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Despite Setback, Gov. Brownback Stays Focused On Making Kansas’ Already Regressive Tax System Even Worse

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"Despite Setback, Gov. Brownback Stays Focused On Making Kansas’ Already Regressive Tax System Even Worse"

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Gov. Sam Brownback (R-KS) has been pushing to implement what he calls “tax reform” in the Sunflower State — with the main thrust of his effort focused on reducing the Kansas’ income tax:

I think there’s a combination of things that need to be looked at, but to me the tax that’s one of the most sensitive for economic growth is the state income tax,” Brownback said after an event in Lecompton. “To look at the total picture is what we want to do, with an eye toward getting the state income tax down.”

But cutting the state income tax would make Kansas’ already regressive tax system significantly worse. As the Institute on Taxation and Economic Policy noted, Kansas’ tax system already requires the poorest 20 percent of residents to pay nearly 10 percent of their income in taxes, while the richest one percent of residents pay less than six percent.

In fact, the only tax in the state that requires the rich to pay more than the poor is the income tax, the one that Brownback is intently focused on lowering. As Citizens for Tax Justice pointed out, the effort Brownback has in mind will “reduce the equity and sustainability of Kansas’s tax system.”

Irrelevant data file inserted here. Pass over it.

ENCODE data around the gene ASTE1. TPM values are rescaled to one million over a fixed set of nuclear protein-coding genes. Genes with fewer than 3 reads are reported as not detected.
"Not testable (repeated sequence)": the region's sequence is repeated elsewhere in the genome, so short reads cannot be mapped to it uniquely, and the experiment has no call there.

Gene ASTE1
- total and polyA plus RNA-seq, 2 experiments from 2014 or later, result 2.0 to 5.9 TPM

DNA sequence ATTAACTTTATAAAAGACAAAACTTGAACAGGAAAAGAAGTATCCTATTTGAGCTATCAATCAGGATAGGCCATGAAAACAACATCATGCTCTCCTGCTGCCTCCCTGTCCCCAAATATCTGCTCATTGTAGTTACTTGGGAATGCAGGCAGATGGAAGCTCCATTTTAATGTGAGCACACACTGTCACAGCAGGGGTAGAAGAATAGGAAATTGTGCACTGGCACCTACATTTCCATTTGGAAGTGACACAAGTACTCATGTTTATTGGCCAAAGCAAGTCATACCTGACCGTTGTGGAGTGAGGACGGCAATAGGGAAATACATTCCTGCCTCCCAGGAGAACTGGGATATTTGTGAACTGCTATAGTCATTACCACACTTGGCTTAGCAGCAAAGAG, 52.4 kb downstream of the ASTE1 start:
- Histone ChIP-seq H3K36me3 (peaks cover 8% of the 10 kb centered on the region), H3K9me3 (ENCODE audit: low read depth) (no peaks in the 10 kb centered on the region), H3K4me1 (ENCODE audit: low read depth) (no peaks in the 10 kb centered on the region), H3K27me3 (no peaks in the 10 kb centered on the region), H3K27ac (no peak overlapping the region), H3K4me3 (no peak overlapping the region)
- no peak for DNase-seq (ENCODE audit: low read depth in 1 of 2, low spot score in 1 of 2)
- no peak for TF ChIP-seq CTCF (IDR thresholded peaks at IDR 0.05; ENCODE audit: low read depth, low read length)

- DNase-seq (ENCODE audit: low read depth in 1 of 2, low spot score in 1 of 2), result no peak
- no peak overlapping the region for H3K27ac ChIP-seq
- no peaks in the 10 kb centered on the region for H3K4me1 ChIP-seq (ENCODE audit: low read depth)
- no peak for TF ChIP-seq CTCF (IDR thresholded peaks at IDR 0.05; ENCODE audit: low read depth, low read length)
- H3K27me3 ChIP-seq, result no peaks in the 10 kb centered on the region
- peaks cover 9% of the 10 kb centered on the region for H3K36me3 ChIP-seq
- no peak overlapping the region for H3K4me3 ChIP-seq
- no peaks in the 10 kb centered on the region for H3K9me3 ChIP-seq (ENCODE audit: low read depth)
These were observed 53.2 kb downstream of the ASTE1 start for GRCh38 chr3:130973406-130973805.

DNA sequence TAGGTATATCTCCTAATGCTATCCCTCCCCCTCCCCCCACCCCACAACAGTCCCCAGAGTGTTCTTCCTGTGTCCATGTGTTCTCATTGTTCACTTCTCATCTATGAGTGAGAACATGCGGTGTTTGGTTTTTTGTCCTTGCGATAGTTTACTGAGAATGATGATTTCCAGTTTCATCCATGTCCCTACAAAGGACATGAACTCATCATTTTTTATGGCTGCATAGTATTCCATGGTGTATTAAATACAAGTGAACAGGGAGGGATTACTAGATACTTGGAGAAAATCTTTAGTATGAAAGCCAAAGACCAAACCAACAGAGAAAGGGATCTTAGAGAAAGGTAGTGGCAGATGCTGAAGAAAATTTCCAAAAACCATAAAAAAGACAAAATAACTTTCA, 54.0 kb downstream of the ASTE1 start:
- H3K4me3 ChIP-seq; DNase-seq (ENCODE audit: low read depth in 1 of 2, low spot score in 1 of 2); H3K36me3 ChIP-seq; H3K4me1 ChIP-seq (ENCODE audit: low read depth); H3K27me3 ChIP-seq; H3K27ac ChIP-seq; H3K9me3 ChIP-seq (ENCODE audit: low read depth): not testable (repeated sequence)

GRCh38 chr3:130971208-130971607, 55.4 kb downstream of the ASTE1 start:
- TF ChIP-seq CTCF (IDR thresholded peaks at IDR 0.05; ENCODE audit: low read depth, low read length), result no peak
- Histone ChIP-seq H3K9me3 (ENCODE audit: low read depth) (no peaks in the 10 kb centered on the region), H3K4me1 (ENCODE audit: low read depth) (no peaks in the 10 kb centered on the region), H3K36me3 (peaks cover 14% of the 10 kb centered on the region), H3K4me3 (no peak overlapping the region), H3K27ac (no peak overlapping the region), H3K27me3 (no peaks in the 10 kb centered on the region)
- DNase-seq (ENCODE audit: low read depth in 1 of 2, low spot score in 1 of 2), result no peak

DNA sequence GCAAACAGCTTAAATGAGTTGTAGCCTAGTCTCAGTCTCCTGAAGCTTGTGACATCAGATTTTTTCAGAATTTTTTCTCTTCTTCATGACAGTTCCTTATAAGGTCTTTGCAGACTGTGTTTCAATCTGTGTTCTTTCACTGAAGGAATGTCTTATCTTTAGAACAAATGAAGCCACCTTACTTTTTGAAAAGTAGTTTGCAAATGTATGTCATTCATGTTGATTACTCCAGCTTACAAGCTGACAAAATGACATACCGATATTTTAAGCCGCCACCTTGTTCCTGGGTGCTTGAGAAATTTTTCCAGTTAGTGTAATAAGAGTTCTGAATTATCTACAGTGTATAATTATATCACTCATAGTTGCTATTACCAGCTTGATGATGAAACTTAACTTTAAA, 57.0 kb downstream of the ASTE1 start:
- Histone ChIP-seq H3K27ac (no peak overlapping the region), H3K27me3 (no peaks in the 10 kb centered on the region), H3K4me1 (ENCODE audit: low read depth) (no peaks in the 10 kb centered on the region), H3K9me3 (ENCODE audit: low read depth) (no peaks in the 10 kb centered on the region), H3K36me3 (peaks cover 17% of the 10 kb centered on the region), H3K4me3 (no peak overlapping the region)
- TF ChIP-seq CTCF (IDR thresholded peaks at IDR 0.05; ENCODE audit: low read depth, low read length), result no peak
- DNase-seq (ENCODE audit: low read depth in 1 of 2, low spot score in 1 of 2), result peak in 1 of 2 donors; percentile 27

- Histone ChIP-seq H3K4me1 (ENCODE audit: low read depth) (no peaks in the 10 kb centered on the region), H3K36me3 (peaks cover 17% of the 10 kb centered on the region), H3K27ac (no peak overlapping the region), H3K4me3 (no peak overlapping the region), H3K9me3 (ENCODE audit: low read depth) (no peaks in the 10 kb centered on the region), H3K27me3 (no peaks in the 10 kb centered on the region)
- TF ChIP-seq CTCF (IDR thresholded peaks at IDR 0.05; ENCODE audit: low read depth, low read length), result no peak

Brownback is moving this plan forward even though Kansas’ state Senate isn’t very interested in going along. After all, the Kansas state House already passed a bill that would have eliminated the state’s income tax and cut the corporate tax rate in half, but that was too much for the Senate, as the cost of the tax cuts was $739.4 million over two years. That revenue would have been foregone at the same time that Kansas is cutting its public school funding by nearly six percent.

But Brownback is not giving up, saying that he wants a plan for an income tax cut in place by the end of the year. “That would be great if the governor would facilitate that,” said House Speaker Mike O’Neal (R). However, the state senate is still very much on the fence, with Senate President Steve Morris (R) saying, “I don’t think that we’re at that point…It was not exactly well received.”

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